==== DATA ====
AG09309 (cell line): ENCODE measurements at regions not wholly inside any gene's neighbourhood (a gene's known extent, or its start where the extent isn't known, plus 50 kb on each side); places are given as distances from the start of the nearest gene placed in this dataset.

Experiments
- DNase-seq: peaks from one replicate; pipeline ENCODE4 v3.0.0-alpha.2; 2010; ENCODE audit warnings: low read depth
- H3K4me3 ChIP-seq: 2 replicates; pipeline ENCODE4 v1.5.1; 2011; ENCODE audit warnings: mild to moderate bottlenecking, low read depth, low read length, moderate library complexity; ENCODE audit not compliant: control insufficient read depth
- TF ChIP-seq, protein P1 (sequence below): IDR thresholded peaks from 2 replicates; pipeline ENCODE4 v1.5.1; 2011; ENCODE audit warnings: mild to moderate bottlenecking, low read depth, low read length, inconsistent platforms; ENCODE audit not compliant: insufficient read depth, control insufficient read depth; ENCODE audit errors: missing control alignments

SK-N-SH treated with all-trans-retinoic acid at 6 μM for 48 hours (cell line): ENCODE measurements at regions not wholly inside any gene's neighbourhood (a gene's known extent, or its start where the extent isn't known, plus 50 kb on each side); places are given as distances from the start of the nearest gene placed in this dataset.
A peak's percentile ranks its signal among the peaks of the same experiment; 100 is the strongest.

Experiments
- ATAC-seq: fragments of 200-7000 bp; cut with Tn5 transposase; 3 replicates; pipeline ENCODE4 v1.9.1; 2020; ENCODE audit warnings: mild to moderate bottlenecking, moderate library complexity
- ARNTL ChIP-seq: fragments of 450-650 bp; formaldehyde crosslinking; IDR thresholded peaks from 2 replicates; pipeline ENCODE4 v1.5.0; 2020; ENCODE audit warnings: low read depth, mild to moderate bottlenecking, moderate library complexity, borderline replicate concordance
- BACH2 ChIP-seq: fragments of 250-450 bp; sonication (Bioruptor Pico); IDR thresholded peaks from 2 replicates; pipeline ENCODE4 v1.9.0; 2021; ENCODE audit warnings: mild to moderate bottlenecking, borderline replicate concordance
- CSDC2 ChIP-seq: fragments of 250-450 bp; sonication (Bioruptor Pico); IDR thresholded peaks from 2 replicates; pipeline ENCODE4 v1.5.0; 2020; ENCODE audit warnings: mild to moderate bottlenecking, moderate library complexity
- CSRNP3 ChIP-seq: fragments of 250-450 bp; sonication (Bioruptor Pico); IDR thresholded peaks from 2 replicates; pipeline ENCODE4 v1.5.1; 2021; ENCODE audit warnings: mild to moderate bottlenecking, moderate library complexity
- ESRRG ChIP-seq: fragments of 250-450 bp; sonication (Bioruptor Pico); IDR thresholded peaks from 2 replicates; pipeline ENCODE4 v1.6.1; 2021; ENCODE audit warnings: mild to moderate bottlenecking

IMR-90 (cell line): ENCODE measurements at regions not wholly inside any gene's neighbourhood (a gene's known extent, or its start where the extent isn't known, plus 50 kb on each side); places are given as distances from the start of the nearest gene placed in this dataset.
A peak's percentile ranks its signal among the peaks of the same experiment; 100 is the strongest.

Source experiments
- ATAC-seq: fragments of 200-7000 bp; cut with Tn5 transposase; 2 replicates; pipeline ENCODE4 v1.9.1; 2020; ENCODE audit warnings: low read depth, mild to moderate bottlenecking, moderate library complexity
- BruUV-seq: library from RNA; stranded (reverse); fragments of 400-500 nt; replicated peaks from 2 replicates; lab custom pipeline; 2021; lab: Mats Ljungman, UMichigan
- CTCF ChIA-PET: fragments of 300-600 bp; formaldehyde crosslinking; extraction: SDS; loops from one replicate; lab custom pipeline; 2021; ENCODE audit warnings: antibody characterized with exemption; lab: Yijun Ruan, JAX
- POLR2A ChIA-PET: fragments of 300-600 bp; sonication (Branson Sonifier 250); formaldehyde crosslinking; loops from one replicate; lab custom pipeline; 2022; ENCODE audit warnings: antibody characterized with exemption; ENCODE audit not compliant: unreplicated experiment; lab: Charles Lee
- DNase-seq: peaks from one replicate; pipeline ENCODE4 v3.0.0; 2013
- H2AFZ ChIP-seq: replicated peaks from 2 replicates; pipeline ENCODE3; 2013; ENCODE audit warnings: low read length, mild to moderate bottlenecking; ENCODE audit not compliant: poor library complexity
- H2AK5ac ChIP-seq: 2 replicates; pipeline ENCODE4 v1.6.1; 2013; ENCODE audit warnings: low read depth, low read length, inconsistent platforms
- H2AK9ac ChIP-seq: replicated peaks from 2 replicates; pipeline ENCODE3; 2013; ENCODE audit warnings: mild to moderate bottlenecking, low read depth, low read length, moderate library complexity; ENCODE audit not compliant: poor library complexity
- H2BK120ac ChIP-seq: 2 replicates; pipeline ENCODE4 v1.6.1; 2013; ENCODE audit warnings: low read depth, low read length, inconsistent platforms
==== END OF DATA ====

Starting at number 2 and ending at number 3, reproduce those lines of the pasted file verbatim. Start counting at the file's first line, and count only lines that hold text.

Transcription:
Experiments
- DNase-seq: peaks from one replicate; pipeline ENCODE4 v3.0.0-alpha.2; 2010; ENCODE audit warnings: low read depth